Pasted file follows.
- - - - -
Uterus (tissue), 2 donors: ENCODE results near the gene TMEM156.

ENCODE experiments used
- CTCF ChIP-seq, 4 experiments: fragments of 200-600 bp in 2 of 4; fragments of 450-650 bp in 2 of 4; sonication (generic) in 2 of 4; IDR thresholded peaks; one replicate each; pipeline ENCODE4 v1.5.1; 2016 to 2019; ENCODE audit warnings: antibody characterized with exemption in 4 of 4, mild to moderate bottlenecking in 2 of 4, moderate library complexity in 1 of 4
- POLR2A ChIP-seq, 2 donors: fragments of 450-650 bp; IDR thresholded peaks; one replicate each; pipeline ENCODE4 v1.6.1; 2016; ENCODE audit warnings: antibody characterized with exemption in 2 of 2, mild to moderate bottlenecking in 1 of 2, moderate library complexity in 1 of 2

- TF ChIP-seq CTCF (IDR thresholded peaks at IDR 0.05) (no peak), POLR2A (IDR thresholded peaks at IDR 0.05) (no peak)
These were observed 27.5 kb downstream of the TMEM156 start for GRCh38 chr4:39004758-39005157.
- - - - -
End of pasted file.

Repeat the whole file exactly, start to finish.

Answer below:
Uterus (tissue), 2 donors: ENCODE results near the gene TMEM156.

ENCODE experiments used
- CTCF ChIP-seq, 4 experiments: fragments of 200-600 bp in 2 of 4; fragments of 450-650 bp in 2 of 4; sonication (generic) in 2 of 4; IDR thresholded peaks; one replicate each; pipeline ENCODE4 v1.5.1; 2016 to 2019; ENCODE audit warnings: antibody characterized with exemption in 4 of 4, mild to moderate bottlenecking in 2 of 4, moderate library complexity in 1 of 4
- POLR2A ChIP-seq, 2 donors: fragments of 450-650 bp; IDR thresholded peaks; one replicate each; pipeline ENCODE4 v1.6.1; 2016; ENCODE audit warnings: antibody characterized with exemption in 2 of 2, mild to moderate bottlenecking in 1 of 2, moderate library complexity in 1 of 2

- TF ChIP-seq CTCF (IDR thresholded peaks at IDR 0.05) (no peak), POLR2A (IDR thresholded peaks at IDR 0.05) (no peak)
These were observed 27.5 kb downstream of the TMEM156 start for GRCh38 chr4:39004758-39005157.